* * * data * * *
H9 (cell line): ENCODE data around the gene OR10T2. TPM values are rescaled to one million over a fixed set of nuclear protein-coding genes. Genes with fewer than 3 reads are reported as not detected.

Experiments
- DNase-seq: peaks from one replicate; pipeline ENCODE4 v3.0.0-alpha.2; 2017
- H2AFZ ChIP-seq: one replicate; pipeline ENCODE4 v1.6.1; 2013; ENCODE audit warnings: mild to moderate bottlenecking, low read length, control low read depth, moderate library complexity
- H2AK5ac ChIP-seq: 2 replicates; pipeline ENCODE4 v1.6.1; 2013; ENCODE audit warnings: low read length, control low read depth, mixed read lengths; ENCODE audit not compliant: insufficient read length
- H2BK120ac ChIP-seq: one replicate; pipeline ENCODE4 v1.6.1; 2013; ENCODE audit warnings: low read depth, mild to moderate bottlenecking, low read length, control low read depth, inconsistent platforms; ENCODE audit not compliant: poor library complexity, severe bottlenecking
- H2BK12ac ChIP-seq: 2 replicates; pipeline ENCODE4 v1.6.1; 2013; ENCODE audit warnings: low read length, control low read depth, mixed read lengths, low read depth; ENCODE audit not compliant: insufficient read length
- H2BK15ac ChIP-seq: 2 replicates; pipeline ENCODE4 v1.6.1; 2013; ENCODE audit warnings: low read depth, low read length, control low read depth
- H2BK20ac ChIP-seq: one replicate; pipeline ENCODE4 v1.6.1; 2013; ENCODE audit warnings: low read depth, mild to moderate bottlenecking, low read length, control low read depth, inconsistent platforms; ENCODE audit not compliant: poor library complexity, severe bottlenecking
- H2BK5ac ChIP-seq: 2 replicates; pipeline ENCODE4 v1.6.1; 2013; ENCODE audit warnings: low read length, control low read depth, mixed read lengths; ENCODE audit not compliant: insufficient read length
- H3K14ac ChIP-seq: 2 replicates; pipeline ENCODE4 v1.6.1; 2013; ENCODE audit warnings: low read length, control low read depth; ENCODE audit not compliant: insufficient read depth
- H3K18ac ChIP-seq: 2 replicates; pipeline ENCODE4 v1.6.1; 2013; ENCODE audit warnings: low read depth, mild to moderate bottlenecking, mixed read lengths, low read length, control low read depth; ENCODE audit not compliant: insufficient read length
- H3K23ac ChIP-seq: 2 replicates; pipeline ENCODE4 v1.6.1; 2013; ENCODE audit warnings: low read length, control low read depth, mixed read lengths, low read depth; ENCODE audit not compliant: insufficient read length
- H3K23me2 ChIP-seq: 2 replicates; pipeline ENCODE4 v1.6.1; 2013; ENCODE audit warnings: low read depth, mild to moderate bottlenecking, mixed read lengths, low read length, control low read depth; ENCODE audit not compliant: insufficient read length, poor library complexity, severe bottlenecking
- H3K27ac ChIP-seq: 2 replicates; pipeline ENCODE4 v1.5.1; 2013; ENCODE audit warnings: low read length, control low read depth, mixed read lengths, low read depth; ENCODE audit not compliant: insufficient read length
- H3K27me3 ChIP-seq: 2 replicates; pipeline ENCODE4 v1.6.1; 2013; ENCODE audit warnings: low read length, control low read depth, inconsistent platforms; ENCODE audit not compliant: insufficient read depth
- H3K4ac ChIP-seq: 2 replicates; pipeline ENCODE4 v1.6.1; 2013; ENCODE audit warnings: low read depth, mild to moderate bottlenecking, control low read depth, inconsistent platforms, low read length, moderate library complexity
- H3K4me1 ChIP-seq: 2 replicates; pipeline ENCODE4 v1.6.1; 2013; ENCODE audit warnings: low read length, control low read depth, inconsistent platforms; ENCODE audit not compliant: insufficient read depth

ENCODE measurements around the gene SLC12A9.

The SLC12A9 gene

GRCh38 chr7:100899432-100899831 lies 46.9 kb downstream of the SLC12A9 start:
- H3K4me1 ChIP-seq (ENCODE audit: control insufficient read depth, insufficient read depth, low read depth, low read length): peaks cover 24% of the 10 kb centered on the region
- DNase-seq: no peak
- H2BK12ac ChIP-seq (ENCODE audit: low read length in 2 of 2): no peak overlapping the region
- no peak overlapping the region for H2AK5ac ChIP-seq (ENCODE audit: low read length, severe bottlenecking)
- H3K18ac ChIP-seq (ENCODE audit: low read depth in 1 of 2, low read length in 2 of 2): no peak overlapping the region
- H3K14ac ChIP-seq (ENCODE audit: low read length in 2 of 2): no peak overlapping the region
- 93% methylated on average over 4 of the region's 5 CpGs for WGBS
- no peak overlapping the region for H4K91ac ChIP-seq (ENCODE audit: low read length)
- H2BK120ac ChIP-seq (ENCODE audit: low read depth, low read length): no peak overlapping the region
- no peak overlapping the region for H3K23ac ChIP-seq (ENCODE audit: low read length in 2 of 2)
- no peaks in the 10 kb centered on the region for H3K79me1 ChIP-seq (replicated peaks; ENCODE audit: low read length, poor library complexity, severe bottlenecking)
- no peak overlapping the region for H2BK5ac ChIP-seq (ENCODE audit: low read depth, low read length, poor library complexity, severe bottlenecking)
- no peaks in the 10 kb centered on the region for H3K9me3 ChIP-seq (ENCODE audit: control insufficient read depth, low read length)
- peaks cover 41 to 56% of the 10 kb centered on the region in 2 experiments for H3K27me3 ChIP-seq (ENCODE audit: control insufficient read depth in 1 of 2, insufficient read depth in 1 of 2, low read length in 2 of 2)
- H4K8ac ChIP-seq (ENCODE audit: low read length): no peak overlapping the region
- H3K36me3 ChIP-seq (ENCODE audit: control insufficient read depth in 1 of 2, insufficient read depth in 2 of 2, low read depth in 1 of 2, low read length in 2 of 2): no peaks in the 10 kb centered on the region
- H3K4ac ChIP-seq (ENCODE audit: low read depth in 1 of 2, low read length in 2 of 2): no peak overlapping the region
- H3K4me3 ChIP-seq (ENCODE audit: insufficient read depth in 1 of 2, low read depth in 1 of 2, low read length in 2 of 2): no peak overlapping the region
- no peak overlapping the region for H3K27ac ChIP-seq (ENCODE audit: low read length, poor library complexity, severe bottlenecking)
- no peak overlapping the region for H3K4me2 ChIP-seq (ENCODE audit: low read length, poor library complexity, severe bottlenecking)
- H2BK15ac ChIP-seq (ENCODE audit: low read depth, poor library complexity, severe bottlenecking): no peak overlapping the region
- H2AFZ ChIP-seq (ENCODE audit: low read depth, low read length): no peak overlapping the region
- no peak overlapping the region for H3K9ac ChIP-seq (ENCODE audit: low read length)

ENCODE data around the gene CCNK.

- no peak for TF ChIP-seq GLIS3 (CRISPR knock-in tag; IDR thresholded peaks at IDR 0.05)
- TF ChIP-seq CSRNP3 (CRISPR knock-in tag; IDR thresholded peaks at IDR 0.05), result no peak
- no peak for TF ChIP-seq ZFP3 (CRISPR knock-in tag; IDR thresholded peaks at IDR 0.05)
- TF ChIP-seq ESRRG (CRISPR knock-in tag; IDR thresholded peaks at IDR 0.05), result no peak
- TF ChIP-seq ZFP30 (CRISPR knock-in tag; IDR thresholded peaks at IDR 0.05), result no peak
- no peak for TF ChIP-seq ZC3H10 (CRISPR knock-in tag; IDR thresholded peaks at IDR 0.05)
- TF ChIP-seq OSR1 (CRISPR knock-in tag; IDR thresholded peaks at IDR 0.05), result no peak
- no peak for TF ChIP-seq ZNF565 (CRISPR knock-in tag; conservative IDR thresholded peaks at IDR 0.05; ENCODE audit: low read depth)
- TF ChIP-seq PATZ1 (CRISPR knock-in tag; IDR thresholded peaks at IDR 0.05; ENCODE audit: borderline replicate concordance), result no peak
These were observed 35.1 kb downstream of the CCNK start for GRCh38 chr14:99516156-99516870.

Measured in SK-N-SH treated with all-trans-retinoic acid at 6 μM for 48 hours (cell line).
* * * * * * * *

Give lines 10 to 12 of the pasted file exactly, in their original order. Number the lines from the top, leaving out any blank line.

- H2BK5ac ChIP-seq: 2 replicates; pipeline ENCODE4 v1.6.1; 2013; ENCODE audit warnings: low read length, control low read depth, mixed read lengths; ENCODE audit not compliant: insufficient read length
- H3K14ac ChIP-seq: 2 replicates; pipeline ENCODE4 v1.6.1; 2013; ENCODE audit warnings: low read length, control low read depth; ENCODE audit not compliant: insufficient read depth
- H3K18ac ChIP-seq: 2 replicates; pipeline ENCODE4 v1.6.1; 2013; ENCODE audit warnings: low read depth, mild to moderate bottlenecking, mixed read lengths, low read length, control low read depth; ENCODE audit not compliant: insufficient read length